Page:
If you’re claiming this deduction along with other business deductions, you’d include them on Schedule C with your tax return.

Home Equity Debt

Home equity loan interest is tax deductible if the loan is used exclusively to buy, build, or substantially improve the home that secures the loan. If you use a home equity loan for any other purpose, such as debt consolidation or paying college expenses, the interest is not deductible. That rule remains in effect through 2025, whereupon the previous rules will revert.

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Tips on Home Tax Deductions

If you’re considering claiming deductions for home expenses or any other expenses, it’s wise to keep good records. While the odds of being audited by the IRS are rare, they’re not zero so it’s smart to have receipts, official tax forms, or other documentation to back up the deductions you’ve claimed.

Also, keep in mind that some expenses are not deductible for homeowners. The kinds of things you can’t deduct include:

•   Mortgage principal payments

•   Depreciation

•   Utilities

•   Down payments

•   Homeowner’s insurance premiums

•   HOA fees and condo fees

•   Maintenance and upkeep

There are exceptions for some of these expenses if you own a home that you rent out as an investment property. For instance, you can deduct depreciation and HOA fees, maintenance, and repair costs. However, if you’re deducting expenses for a home you use as a primary residence, you can’t write those costs off.

Those are all things to budget for after buying a home, since some home ownership costs are rolled into the mortgage while others are not. A high yield savings account is a secure place to keep money for home expenses while earning a competitive interest rate.

What happens if you’re buying a house from family? If you’re going through a lender to get a mortgage and complete the purchase, then the fact that you’re buying from people you know shouldn’t affect your ability to claim tax deductions or credits. However, you may want to talk to a tax professional about claiming tax breaks if you’re working out a private financing arrangement with a relative.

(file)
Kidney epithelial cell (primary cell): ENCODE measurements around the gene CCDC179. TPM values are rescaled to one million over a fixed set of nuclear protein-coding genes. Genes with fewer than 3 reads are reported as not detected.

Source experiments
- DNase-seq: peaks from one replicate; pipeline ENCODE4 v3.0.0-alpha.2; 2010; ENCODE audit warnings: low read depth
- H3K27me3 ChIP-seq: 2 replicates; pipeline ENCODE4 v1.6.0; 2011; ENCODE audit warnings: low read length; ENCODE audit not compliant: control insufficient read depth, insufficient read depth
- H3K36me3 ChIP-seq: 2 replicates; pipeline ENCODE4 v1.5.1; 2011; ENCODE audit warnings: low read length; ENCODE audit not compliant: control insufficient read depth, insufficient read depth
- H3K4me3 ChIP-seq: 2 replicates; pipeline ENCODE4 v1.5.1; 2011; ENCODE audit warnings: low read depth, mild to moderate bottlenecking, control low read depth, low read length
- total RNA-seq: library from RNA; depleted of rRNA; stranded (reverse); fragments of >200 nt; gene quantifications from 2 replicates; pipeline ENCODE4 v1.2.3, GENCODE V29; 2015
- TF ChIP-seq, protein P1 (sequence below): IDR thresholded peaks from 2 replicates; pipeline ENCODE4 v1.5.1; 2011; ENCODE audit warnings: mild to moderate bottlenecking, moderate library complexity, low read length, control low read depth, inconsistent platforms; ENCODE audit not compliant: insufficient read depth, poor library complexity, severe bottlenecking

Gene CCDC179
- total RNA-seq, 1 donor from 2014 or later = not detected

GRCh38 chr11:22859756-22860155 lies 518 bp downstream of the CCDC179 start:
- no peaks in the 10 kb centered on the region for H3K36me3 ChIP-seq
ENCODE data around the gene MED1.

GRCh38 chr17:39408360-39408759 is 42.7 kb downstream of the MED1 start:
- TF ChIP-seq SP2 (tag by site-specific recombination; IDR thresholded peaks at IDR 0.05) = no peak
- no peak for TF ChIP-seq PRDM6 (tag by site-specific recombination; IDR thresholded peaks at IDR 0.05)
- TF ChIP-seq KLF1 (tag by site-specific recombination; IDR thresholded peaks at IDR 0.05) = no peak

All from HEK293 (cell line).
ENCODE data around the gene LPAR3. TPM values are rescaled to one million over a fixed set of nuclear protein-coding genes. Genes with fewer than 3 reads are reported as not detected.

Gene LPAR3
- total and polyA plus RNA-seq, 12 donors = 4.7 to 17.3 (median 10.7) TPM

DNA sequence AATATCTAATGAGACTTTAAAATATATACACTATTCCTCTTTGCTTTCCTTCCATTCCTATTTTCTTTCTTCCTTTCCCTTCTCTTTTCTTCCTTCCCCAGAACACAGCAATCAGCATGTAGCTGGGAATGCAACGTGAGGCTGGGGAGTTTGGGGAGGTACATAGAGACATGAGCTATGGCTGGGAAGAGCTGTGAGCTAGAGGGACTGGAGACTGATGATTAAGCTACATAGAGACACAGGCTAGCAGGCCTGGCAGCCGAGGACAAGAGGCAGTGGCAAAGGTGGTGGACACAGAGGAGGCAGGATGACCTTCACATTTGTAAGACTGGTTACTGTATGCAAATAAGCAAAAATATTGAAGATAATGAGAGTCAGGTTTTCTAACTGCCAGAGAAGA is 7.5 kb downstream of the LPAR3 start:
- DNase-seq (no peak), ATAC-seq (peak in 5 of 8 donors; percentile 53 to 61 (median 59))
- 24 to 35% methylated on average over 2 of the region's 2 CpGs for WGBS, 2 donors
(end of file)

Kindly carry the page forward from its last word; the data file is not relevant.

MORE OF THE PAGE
The Takeaway

Buying a home may be at the top of your financial goals list and the more prepared you are going in, the better. Understanding how buying a house can affect taxes is important when shaping your budget, both before and after the purchase.

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Is your tax return bigger when you buy a house?

Whether you get a bigger tax return after buying a home can depend on your overall tax situation, including how much you earned, how much you deduct, and what credits you might be eligible to claim. Buying a home could help to increase your refund if you’re able to deduct expenses from your taxable income, though that’s not guaranteed.

How much money do you get back on taxes for mortgage interest?

The amount of money you get back on taxes when deducting mortgage interest can depend on your total income, deductions, and credits. You can use an online tax calculator to estimate your refund based on how much interest you’re able to deduct, any other deductions you might be eligible for, and what tax credits you claim.

Does having a mortgage help with taxes?

Having a mortgage can help with taxes. Some of the tax benefits you might be able to unlock as a homeowner include deductions for mortgage interest and property taxes, as well as credits for making energy-efficient improvements. You may also be able to deduct home-related expenses or claim tax credits for homeowners.

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Financial Tips & Strategies: The tips provided on this website are of a general nature and do not take into account your specific objectives, financial situation, and needs. You should always consider their appropriateness given your own circumstances.

Tax Information: This article provides general background information only and is not intended to serve as legal or tax advice or as a substitute for legal counsel. You should consult your own attorney and/or tax advisor if you have a question requiring legal or tax advice.